Potter Park Zoo

30 05 2009
  • 1301 S. Pennsylvania Avenue
  • Lansing, MI 48912
  • (517) 483-4222
  • Website
Potter Park Zoo on Pennsylvania Avenue in Lansing.

Potter Park Zoo on Pennsylvania Avenue in Lansing.

Last year, J and I did a lot of exploring on the day of the “Be A Tourist In Your Own Town” event.  The first place we went was the Potter Park Zoo.  Both J and I have fond memories of trips to Chicago’s Lincoln Park Zoo and Brookfield Zoo from our childhood.  The Potter Park Zoo isn’t quite comparable, but the day we spent there was a lot of fun and something we were looking forward to for this year’s “Be A Tourist..”

The Potter Park Zoo is on Pennsylvania Avenue on the banks of the Red Cedar River.  On a normal day, you would have to pay for parking then pay to get in.  Since we’ve made both our trips on the “Be A Tourist….” day, we’ve gotten both fees waived with our passports.  From Pennsylvania, you drive down a long driveway before hitting the parking lot. 

This year, the parking lot was packed.  We drove around for a while before we found a spot.  We also timed it just right with a CATA bus.  They had just dropped off a load of people, so when we got up the ticket window to show our passports, there was a line.  Even without having to pay, it took about ten minutes to get in. 

Once inside, we were a little surprised by just how nice it was.  When we lived in Peoria, we visited the Glen Oak Zoo on several occasions.  At one point in the 1980’s, that zoo was named “Worst Zoo in America.”  They’ve done some work since then, but it’s still not really anything special.  The Potter Park Zoo is set in a gorgeous natural setting with concrete walkways.  The big difference between Potter Park and the one in Peoria is that they’ve preserved a lot of the foliage.  It sounds like a no-brainer for a zoo located in a park, but you’d be surprised.

A flightless bald ealge on loan from the US Dept. of Interior.

A flightless bald ealge on loan from the US Dept. of Interior.

There were a lot of people at the Zoo today which was nice to see, but it also meant we had to navigate around a lot of little kids running around and strollers.  One of the first exhibits we came across was the bald eagle enclosure.  They have two flightless female bald eagles on loan from the US Department of Interior.  I’ve seen bald eagles in the wild, but never up close before.  They’re really magnificent birds.

A couple birds from the Birds from Down Under exhibit.

A couple birds from the Wings from Down Under exhibit.

We weaved our way back to their new exhibit, Wings from Down Under which is a steel enclosure with over 400 Grass Parakeats, Cockatiels, and Eastern Rosellas.  You actually walk into the exhibit and can interact with the birds.  For $1.00 they were selling feed sticks where the birds could actually land on them while you held them in your hand.  We didn’t do it, but there was a family with a couple little ones who were having a blast with the birds landing on dad’s hand.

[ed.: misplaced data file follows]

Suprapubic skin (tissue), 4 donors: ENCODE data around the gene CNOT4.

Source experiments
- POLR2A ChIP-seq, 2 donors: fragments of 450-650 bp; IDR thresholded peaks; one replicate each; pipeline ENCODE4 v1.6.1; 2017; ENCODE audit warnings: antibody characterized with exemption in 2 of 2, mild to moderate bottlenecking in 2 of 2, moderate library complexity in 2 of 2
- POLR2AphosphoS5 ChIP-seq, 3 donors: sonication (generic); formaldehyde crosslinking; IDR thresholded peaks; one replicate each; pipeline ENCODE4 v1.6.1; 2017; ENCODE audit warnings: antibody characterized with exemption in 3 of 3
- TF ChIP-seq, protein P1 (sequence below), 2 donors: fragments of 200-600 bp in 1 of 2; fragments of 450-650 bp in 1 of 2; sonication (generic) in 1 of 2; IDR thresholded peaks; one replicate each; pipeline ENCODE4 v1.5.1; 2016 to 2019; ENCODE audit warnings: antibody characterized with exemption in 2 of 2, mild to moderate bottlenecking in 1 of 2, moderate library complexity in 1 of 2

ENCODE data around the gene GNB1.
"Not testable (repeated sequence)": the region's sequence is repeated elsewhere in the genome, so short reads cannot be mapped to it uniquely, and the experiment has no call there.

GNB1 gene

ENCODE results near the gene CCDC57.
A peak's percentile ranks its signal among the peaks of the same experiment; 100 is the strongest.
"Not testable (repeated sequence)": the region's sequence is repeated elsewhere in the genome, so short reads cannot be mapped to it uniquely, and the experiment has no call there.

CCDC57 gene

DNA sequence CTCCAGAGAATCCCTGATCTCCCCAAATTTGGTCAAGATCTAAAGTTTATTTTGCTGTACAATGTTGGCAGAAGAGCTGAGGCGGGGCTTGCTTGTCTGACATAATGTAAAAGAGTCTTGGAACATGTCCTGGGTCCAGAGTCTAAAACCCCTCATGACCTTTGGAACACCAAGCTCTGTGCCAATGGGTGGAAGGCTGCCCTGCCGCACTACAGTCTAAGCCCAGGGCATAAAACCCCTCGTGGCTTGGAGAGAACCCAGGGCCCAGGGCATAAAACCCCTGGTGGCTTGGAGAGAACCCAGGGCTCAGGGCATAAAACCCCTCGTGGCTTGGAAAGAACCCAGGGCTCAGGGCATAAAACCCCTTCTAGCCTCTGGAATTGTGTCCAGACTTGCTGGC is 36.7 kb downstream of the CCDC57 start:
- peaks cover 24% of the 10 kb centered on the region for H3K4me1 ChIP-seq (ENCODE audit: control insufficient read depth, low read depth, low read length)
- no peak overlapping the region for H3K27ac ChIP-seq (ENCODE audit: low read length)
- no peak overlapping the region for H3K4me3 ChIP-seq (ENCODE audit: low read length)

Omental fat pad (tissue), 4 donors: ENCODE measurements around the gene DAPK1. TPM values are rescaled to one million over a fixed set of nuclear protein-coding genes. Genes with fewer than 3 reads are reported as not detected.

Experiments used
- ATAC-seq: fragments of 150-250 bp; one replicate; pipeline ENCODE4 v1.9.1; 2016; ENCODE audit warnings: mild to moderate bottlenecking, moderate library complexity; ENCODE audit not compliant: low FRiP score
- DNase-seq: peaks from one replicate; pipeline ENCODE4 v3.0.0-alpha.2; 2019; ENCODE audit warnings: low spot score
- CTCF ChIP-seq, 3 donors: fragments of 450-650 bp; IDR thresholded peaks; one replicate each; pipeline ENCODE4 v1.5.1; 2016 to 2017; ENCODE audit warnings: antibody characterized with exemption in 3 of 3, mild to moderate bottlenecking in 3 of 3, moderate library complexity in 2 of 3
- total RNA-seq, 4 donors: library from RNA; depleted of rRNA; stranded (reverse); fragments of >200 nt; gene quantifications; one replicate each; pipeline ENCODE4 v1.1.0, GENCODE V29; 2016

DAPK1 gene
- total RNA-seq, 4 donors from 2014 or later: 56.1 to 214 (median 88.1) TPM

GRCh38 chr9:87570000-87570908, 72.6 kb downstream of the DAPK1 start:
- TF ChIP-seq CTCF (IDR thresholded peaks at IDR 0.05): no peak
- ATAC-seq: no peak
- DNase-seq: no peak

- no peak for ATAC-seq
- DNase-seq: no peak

One of the peacocks before making his escape.

One of the peacocks before making his escape.

After walking around a little more, we came to an exhibit with ducks, geese, and peacocks.  This provided for the funniest moment of the day.  There’s a building next to the habitat that both peacocks flew up to.  At first, they were jut on a ledge.  Then they were on the fence.  Then they jumped to the building and before we knew it, they made a break for it and were out of the exhibit area.  They startled some of the little kids running around with their loud screeches.  One of them eventually made their way to one of the concession stands and walked right into the middle of a group of people.  One kid kept getting his legs whacked with the peacocks tail. 

A couple meerkats from the Potter Park Zoo.

A couple meerkats from the Potter Park Zoo.

Speaking of the concession stand, there are two located on the grounds.  One is by the entrance.  The other is near the lion cage.  The interesting thing, to me anyway, is that they don’t give lids or straws with the pop.  That’s got to be hard for kids, but they do have a good reason.  They don’t want the plastic to end up in the wrong stomachs.  The fare is pretty much what you’ expect from a concession stand.  Hot dogs, etc.  Near the camel enclosure, J found a cotton candy stand and picked up a bag for a buck. 

I know when I post this, I’m going to get people who talk down the Potter Park Zoo and tell me I should go to Detroit, Grand Rapids, or Battle Creek.  It always happens.  The thing is, we really liked Potter Park.  Sure, they don’t have the huge exhibits and they have a limited number of animals, for a town Lansing’s size, I think they have a wonderful setup and it’s a great place to take the family….at least if you live in Ingham County (prices for non-county residents are a little steep).   I really do think Potter Park Zoo is a wonderful asset for the the City of Lansing.

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One response

4 08 2009
Jessica C.

Thank you for this wonderful post! I am a volunteer animal trainer at the zoo and I have heard a lot of people talk down about Potter Park due to its size and lack of animals. But there are some extremely wonderful things about this zoo that a lot of people do not realize. There is a lot of opportunity for teens and college students alike to get animal and zoo experience. In the summers, there is a teen keeper program and throughout the school year and summers, college students have the opportunity to intern or complete an independent study for credit (and after, can volunteer). Because this zoo is smaller, students get more hands on experience with the animals. For the small area Potter Park has, they make up for it in variety of species and things to do. So thanks again for your description!

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